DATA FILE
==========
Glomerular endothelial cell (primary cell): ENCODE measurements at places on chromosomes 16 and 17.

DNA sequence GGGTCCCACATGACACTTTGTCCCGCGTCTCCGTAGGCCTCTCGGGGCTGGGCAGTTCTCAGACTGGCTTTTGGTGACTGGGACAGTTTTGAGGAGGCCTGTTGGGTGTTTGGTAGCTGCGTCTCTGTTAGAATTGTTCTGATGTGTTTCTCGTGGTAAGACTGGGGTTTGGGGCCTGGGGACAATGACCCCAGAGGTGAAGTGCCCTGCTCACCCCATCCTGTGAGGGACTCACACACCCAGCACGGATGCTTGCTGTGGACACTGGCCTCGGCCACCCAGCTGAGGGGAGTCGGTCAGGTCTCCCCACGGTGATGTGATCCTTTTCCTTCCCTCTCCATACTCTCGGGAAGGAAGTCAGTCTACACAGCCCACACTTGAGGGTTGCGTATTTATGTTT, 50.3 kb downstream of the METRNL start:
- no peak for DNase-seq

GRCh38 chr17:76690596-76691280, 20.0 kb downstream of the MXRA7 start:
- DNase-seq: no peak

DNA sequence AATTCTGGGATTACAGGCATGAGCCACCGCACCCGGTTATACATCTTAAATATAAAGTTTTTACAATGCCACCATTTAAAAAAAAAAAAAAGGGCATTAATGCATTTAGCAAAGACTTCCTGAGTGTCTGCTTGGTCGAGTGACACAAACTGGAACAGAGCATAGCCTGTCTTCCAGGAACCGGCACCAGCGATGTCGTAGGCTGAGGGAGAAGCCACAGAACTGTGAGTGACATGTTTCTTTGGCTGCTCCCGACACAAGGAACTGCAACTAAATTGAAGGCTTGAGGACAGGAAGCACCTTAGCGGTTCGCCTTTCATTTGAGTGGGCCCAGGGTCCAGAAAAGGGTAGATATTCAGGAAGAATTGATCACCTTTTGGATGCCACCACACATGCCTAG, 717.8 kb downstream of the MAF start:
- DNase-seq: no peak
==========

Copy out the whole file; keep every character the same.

Glomerular endothelial cell (primary cell): ENCODE measurements at places on chromosomes 16 and 17.

DNA sequence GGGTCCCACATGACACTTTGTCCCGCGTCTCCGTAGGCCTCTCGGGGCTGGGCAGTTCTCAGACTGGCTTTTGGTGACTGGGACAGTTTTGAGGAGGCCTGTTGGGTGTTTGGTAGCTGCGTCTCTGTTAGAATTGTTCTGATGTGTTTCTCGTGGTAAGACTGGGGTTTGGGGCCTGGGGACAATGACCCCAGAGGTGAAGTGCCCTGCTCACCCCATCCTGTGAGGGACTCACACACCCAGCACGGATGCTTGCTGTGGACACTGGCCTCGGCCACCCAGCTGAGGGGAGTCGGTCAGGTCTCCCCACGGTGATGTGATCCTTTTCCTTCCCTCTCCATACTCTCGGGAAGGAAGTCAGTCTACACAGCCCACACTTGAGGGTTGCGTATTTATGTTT, 50.3 kb downstream of the METRNL start:
- no peak for DNase-seq

GRCh38 chr17:76690596-76691280, 20.0 kb downstream of the MXRA7 start:
- DNase-seq: no peak

DNA sequence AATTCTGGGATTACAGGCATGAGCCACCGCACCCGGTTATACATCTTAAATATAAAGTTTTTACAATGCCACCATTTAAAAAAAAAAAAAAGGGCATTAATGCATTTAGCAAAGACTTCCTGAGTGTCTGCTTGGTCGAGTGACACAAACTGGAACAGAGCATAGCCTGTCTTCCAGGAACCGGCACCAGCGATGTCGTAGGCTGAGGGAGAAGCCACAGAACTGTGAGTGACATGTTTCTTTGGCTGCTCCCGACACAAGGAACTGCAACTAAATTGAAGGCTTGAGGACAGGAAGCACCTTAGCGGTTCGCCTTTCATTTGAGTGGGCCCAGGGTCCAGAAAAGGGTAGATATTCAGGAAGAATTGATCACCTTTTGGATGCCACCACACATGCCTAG, 717.8 kb downstream of the MAF start:
- DNase-seq: no peak